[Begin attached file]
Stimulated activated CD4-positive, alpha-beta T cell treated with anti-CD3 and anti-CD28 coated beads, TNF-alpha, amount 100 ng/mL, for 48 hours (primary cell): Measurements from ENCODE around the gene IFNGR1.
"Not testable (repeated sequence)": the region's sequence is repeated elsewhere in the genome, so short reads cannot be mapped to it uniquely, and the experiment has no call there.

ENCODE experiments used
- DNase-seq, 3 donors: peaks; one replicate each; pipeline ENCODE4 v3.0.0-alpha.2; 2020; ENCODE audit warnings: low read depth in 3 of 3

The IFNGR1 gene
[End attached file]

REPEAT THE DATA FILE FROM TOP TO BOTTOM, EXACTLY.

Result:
Stimulated activated CD4-positive, alpha-beta T cell treated with anti-CD3 and anti-CD28 coated beads, TNF-alpha, amount 100 ng/mL, for 48 hours (primary cell): Measurements from ENCODE around the gene IFNGR1.
"Not testable (repeated sequence)": the region's sequence is repeated elsewhere in the genome, so short reads cannot be mapped to it uniquely, and the experiment has no call there.

ENCODE experiments used
- DNase-seq, 3 donors: peaks; one replicate each; pipeline ENCODE4 v3.0.0-alpha.2; 2020; ENCODE audit warnings: low read depth in 3 of 3

The IFNGR1 gene